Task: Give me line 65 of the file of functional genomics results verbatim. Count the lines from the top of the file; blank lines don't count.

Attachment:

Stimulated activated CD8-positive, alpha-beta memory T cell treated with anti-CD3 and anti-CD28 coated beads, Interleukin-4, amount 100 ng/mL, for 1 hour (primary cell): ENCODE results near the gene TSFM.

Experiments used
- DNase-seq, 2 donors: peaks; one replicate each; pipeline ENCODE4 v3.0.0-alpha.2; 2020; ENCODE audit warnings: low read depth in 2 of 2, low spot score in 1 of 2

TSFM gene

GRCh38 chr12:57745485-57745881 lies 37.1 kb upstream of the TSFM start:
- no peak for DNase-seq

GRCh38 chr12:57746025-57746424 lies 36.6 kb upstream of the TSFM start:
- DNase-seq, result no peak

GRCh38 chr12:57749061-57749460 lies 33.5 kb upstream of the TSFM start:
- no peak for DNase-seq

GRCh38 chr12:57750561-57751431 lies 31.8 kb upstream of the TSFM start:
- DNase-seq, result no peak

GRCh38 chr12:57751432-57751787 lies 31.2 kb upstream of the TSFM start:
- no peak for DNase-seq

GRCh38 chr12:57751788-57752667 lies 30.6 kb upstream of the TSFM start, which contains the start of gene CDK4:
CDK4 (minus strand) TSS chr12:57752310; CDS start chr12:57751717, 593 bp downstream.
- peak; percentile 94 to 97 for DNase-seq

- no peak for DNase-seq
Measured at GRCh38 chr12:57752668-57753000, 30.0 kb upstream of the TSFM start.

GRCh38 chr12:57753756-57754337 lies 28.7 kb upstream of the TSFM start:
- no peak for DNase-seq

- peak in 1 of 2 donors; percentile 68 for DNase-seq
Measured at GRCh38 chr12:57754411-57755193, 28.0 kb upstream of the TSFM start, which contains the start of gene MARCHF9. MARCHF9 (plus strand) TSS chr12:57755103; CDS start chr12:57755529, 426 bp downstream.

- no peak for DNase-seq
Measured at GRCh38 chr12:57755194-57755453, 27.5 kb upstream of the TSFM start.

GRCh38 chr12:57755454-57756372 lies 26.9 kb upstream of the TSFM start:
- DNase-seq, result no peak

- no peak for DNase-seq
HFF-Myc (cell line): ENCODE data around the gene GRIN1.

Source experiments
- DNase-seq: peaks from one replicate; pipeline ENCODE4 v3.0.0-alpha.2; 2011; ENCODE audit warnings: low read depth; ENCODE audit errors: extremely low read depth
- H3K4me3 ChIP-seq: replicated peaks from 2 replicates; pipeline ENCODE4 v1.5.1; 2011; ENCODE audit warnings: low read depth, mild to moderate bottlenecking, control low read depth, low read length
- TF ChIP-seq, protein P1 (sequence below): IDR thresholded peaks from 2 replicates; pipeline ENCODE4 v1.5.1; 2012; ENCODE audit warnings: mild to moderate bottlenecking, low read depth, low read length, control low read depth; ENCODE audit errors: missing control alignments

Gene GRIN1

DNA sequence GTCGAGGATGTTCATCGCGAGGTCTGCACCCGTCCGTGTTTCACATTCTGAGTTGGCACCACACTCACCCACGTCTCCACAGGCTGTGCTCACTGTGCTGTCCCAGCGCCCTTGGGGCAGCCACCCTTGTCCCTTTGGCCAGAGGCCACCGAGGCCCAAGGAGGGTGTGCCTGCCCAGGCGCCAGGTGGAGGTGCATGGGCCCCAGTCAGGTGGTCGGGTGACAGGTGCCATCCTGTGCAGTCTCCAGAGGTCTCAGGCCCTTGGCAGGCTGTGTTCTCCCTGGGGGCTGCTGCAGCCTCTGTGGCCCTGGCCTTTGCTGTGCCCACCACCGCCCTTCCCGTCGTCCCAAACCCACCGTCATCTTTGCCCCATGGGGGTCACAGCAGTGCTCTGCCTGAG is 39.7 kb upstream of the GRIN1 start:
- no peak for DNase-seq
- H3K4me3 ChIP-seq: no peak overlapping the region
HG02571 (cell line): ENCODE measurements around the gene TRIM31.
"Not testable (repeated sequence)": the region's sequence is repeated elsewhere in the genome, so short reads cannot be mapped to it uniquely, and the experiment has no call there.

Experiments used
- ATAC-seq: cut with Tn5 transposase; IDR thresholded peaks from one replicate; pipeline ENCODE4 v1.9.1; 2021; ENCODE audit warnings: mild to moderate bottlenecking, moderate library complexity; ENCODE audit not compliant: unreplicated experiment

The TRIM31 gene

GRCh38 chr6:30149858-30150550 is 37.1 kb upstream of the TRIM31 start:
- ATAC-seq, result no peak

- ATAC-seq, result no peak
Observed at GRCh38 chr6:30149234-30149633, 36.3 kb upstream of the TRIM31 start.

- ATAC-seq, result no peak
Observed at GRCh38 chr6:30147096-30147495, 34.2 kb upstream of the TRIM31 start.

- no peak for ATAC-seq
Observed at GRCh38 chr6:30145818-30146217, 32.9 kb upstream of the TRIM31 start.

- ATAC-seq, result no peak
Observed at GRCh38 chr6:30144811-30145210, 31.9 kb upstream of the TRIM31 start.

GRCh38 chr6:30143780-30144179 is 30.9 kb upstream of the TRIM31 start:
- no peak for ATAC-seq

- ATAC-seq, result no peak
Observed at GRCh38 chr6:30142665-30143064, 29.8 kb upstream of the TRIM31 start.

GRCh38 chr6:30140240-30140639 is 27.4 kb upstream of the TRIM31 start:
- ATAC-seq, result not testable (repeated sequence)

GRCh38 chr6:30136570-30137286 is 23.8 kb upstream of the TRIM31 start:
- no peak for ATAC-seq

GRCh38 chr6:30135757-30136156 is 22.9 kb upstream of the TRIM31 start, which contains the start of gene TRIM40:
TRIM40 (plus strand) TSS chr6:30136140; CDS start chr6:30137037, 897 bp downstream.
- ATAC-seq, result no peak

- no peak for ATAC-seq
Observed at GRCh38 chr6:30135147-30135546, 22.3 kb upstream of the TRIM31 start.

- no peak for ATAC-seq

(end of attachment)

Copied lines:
Observed at GRCh38 chr6:30135147-30135546, 22.3 kb upstream of the TRIM31 start.